Ab initio structural relaxation of MAPbI3
The presence of bulk inversion symmetry in tetragonal MAPbI3 is crucial to correctly predict its properties using first-principles calculations. The computational determination of crystal structures is a difficult problem that is rich with subtleties. Starting from a guessed initial structure, an ideal computational approach would be able to relax the atomic positions of tetragonal MAPbI3 to our measured space group symmetry. DFT calculations have been used extensively to study the structure of MAPbI3. However, since DFT is inherently a ground state (zero-temperature) method, it cannot be applied straightforwardly to obtain the structure of high-temperature phases (such as the tetragonal and cubic phases of MAPbI3), which are stabilized by vibrational entropy. For example, the so-called vibrational soft modes in perovskite materials37, which possess frequencies that vary continuously with temperature and exhibit peculiar trends at phase transitions, cannot be accurately described in DFT phonon calculations. This fact is a clear indication that probing the potential energy surface at zero temperature, as is done in DFT structural relaxations, is inadequate to compute the structures of the tetragonal and cubic MAPbI3 phases. While ab initio molecular dynamics based on DFT can capture thermal effects, the accurate first-principles methods available to compute bandstructures, absorption spectra and more recently carrier transport are applied on a snapshot of the structure, which clearly needs to be representative of the space group symmetry of the material. Despite these complexities and pitfalls, DFT structural relaxations of tetragonal and cubic MAPbI3 have been used extensively as a starting point to compute their bandstructures38,39,40,41.
To study the impact of the structure on bandstructure and Rashba effect in tetragonal and cubic MAPbI3, and understand the importance of using structure snapshots with the correct space group symmetry measured here, we carry out DFT structural relaxations using a variety of protocols, and then compute the bandstructure and bulk Rashba effect. We first relax initial tetragonal and cubic MAPbI3 structures without constraining the symmetry and lattice parameters during the relaxation, as is commonplace in the literature38,39,40,41. These calculations employ cells with four formula units; each of the four MA ions is randomly aligned in one of the equivalent directions19, and the local-density approximation (LDA) of DFT is employed (see Methods).
Figure 2a, b shows the lattice parameters as a function of relaxation step for such cubic and tetragonal structures, respectively. In both phases, the three lattice parameters initially shrink by 1–2% compared to the initial (experimental) value, a well-known trend for the LDA. As the relaxation continues, the three lattice parameters become distinct and both the initially tetragonal and cubic structures become orthorhombic, with three different lattice constants and nearly orthogonal lattice vectors. We interpret this result as a consequence of the lack of vibrational entropy in the calculation, and as an attempt by DFT to capture the zero-temperature orthorhombic phase of MAPbI3. In these fully relaxed structures (see Fig. 2c, d) the Pb atoms move from the center of the octahedra, distorting the PbI framework and resulting in alternating long and short Pb−I bonds. This off-centering of the Pb atoms breaks inversion symmetry and generates a large structural distortion. While in previous work such orthorhombic structures have been described as pseudo-cubic26,41 and employed to investigate the electronic structure of tetragonal and cubic MAPbI3, it is clear that the DFT ground state is entirely different from that of these high-temperature phases, which are stabilized by vibrational entropy. In a second set of DFT relaxations, the lattice parameters are fixed but the atoms are allowed to relax, as is also commonplace in the literature26,27,39. The resulting structures (see Supplementary Fig. 1) are similar to the fully relaxed case, combining Pb off-centering, a distorted PbI framework, and extensive inversion symmetry breaking. Note that if the low temperature orthorhombic structure is fully relaxed, the octahedra remain undistorted 42. We verify this result by fully relaxing an experimentally measured orthorhombic structure43, and find that the structure remains centrosymmetric upon relaxation (see Supplementary Data 3 and the related bandstructure in Supplementary Fig. 2).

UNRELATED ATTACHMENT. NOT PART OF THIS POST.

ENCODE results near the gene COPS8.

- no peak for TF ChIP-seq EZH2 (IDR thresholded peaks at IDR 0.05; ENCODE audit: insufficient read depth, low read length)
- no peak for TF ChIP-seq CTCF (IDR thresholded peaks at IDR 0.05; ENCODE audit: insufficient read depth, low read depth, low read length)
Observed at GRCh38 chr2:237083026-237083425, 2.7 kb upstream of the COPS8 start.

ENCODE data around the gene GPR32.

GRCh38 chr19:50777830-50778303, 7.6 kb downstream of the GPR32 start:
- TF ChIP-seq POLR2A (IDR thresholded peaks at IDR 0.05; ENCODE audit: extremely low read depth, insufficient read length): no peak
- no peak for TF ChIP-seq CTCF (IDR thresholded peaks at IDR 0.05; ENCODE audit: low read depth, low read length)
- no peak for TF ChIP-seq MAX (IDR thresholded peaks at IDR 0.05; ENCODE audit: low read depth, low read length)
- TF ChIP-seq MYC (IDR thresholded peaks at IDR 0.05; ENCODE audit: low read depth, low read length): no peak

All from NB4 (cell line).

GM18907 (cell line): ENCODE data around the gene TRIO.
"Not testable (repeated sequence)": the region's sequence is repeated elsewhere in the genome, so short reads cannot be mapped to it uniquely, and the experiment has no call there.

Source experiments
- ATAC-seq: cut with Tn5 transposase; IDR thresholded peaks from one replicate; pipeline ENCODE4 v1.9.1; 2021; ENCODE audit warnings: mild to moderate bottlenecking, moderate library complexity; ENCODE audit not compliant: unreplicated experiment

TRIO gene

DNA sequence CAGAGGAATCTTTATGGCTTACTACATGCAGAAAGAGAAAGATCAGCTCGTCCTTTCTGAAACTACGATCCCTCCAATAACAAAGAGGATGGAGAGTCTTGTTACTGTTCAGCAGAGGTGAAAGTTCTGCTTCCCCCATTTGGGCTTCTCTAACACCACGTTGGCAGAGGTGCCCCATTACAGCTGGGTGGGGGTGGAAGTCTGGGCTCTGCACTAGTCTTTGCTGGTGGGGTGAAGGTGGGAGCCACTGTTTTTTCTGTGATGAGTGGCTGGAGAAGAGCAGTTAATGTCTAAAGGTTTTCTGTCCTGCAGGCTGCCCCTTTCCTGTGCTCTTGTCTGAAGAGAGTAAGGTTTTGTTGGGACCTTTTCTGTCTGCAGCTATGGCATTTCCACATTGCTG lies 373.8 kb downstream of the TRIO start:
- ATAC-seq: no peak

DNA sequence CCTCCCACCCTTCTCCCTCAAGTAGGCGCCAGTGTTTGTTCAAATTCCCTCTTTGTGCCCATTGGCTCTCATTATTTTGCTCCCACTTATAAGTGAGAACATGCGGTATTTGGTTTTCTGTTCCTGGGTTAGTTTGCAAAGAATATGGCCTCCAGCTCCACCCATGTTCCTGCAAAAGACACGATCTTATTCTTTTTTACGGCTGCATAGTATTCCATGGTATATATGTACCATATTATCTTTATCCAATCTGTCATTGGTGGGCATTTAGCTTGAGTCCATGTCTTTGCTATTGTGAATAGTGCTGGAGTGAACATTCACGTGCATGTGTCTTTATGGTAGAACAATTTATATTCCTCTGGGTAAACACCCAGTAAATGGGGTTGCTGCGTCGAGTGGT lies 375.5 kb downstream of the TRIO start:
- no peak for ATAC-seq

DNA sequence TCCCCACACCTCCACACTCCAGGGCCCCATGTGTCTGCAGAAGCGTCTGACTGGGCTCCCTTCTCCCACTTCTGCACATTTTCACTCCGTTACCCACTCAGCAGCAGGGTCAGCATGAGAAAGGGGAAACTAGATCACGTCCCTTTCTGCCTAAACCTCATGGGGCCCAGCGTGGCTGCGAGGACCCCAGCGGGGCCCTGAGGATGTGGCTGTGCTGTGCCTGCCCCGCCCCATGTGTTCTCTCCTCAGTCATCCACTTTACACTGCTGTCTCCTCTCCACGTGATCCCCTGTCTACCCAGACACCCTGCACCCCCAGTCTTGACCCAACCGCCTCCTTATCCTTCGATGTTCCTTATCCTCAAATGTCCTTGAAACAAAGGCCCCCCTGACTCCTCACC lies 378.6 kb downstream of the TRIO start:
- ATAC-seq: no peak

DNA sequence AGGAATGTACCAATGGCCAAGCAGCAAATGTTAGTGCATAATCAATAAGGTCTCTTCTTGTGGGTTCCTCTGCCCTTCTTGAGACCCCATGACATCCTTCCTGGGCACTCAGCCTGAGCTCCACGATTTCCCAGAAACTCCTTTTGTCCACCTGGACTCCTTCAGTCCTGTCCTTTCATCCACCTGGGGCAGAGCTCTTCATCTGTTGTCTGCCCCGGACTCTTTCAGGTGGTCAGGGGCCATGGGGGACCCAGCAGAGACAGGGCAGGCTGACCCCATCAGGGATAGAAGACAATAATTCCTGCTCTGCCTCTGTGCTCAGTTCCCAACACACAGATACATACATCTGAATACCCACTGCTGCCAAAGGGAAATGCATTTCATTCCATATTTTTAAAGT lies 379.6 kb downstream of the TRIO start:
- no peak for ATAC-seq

Bandstructure of cubic and tetragonal MAPbI3